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Sunday, May 19, 2019
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  • MUNCIE - The national economy grew at an annual rate of 3.2% in the first quarter. I had forecasted a 2.9% growth rate, but worried the obvious slowing of the US economy would weigh heavily on growth. What might be happening and what it means for the future are worth thinking a bit more deeply about. I begin by explaining why economic growth is so important. If you came of age during that long period from the end of World War II through the Great Recession, you’d experienced average economic growth of a bit above 3.4%, and population growth of 1.1%. A bit of arithmetic yields the fact that, at these growth rates, the standard of living of the average American would double every 30 years. Since the Great Recession, growth has averaged 1.7% and population growth has slowed to 7.2%. At these rates, the standard of living of the typical American will double every 68 years. These data understate the change that occurred over this time. Lifespan in the United States increased by 20%, so folks born today should expect to live more than a dozen years longer than someone born in 1950. However, the rate of growth in life expectancy has crashed since the Great Recession, and even declined for some groups. 
  • MUNCIE - The United States Census Bureau released their annual estimates of population change last week. The data told a familiar tale for Indiana. Indiana very clearly struggles with population growth, and what growth we do experience is concentrated in just a few places. However, the data is not without bright spots. Indiana enjoyed population growth of 31,796 in 2018, of which 40% was net migration. That growth rate is about 0.48%, which is lower than the national growth rate of 0.62% last year, itself a post-war low. In terms of raw population growth, 2018 was beneath Indiana’s post-war and 21st Century averages. For Indiana, the post-recessionary period has been one of dramatic slowing of population growth. Among declining counties, population loss is accelerating. Within the state, only 15 counties grew faster than the nation as a whole. Six of those were in the Indianapolis metropolitan area, and accounted for 49% of the state’s growth. Of our fast-growing counties, all but one were in metropolitan areas. At the other end, a full 32 counties lost population in 2018. The remaining 45 counties grew, but at a rate slower than the nation as a whole. These are in relative population decline.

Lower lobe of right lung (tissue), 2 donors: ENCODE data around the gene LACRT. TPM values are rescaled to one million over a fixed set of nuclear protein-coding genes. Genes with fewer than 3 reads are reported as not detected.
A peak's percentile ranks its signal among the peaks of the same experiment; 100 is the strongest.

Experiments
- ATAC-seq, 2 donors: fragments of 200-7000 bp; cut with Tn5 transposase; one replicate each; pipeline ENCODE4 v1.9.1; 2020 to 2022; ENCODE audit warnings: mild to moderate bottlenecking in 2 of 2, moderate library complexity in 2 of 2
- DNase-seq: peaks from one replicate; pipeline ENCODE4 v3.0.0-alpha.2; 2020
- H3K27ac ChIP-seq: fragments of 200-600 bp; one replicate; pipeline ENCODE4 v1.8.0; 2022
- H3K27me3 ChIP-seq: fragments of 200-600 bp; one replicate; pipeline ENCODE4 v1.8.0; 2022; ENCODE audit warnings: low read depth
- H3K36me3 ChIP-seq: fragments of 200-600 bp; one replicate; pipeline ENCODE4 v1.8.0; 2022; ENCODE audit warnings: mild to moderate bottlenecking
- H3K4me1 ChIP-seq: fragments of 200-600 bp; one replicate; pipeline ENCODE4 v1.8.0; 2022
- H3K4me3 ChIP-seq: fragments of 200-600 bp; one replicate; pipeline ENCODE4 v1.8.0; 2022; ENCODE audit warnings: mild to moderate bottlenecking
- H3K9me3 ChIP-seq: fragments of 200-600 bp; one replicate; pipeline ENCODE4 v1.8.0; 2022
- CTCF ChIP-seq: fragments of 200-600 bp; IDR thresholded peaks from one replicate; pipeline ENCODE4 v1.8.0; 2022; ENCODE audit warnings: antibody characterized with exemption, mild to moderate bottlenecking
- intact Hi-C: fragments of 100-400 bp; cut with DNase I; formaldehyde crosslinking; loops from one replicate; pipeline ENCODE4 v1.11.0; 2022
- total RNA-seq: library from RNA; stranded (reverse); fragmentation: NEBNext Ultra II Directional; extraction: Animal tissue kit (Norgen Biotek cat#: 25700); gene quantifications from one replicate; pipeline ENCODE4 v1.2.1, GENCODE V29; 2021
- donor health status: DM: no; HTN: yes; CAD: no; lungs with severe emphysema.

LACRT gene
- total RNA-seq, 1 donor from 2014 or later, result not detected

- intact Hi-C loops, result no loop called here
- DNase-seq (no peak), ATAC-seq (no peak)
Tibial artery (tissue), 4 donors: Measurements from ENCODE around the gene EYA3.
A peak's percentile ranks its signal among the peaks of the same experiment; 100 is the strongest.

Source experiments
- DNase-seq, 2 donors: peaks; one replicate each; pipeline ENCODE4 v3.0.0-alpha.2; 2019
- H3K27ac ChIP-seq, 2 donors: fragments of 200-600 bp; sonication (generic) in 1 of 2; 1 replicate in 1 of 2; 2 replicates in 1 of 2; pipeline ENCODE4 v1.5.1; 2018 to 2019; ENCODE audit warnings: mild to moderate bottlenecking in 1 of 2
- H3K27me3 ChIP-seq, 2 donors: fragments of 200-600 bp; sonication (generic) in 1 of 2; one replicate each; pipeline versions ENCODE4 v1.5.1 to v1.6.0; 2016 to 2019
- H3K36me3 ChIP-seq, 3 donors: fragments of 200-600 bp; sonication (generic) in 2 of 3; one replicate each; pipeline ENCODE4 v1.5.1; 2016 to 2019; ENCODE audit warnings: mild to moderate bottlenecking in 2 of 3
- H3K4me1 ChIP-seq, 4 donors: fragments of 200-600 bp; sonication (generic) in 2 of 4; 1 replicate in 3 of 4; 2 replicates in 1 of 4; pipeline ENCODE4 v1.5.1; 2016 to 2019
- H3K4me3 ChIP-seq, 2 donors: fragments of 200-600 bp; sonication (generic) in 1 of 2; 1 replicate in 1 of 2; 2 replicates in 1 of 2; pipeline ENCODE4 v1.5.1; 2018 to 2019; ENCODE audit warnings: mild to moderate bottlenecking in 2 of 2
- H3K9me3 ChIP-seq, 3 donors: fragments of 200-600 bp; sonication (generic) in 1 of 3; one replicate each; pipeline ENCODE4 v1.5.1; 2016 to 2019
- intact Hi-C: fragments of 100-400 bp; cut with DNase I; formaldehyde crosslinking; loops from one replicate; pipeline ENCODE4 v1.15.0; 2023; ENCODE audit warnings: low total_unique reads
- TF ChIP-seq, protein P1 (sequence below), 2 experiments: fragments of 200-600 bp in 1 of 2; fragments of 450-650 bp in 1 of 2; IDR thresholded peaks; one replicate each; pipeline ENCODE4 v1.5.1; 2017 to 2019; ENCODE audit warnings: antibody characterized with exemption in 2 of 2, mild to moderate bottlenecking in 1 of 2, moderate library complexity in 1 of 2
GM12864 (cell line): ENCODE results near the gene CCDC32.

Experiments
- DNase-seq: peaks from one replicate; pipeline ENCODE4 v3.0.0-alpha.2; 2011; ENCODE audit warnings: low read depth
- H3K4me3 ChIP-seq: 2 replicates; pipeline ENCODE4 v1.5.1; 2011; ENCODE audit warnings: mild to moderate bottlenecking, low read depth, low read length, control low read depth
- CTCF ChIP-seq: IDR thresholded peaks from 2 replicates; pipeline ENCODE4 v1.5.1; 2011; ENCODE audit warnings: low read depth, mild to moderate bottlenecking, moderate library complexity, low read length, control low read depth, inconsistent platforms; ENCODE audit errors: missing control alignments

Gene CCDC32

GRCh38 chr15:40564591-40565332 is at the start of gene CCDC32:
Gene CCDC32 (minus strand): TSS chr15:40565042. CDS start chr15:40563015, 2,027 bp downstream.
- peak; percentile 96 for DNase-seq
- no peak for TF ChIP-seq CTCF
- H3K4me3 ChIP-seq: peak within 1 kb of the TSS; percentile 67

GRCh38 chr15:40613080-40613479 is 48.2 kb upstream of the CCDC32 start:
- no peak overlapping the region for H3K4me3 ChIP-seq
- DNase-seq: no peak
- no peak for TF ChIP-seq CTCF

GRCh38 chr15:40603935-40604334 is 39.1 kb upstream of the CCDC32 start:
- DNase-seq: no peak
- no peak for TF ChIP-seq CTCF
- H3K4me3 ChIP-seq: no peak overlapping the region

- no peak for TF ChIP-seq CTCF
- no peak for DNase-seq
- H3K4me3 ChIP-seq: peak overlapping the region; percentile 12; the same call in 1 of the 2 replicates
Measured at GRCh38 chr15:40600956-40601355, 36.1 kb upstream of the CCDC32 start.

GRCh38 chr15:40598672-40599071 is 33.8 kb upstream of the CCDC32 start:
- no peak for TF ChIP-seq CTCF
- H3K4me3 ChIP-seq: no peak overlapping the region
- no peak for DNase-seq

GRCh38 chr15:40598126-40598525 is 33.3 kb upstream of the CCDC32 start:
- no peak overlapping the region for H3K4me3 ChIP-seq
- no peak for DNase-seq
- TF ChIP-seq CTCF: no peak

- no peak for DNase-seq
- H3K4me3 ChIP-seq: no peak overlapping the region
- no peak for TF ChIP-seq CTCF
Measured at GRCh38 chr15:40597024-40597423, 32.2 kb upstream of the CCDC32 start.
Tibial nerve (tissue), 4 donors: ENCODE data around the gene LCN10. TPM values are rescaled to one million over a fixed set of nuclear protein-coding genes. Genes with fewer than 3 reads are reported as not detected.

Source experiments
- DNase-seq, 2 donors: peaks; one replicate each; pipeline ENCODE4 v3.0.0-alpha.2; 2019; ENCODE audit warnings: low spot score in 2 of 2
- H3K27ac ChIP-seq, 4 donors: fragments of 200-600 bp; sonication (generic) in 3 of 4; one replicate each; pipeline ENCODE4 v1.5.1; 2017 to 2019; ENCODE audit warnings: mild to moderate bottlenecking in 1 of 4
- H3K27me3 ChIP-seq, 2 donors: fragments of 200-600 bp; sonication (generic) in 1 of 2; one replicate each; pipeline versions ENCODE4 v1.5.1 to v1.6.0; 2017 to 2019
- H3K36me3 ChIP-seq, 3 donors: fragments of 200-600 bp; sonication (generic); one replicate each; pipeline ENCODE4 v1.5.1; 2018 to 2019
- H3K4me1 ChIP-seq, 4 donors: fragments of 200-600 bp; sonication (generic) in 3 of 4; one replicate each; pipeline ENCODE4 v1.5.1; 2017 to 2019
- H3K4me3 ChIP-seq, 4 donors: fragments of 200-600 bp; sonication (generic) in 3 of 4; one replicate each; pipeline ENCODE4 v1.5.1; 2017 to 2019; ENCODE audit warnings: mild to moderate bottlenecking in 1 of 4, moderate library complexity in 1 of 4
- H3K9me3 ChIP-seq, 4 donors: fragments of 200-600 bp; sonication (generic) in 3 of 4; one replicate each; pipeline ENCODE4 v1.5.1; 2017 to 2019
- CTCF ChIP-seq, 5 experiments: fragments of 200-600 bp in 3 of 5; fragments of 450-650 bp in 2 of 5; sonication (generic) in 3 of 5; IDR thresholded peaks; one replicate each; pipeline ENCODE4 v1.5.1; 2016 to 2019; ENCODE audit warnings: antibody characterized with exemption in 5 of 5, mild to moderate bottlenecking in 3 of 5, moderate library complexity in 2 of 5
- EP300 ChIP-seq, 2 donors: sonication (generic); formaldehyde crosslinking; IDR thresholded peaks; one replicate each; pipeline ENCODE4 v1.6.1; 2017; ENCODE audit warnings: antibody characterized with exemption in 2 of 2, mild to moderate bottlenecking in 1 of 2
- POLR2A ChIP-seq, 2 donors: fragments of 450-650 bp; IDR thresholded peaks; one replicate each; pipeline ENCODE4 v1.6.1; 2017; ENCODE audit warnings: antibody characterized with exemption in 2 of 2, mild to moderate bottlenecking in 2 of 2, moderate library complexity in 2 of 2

• MUNCIE – Over spring break, I read a Bryan Caplan’s very popular book, The Case Against Higher Education. Many readers of this column might suppose I’d like this book. I tend to support smaller government, and am a frequent critic of higher education. Recall that I’m the professor who thinks tenure is mostly counterproductive to good research and teaching. While I’d strongly recommend this excellent book, the central policy prescriptions are mistaken. Worse still, they are unwisely becoming a faddish part of the education debate. Let me explain. Caplan argues that the value of a college degree is split between actual learning and signaling to employers that you are conscientious and intelligent. He makes a very compelling case, concluding that 80 percent of the wage benefit of a college education is signaling, and 20% actual learning. While several reviewers have tried to poke holes in his analysis, I will not. Because even if he is right, his policy prescription of eliminating public support of higher education is deeply mistaken. Here’s why.  If the learning that results a college degree is only worth one-fifth of its total value, it is still by far the best public investments most state or local governments make.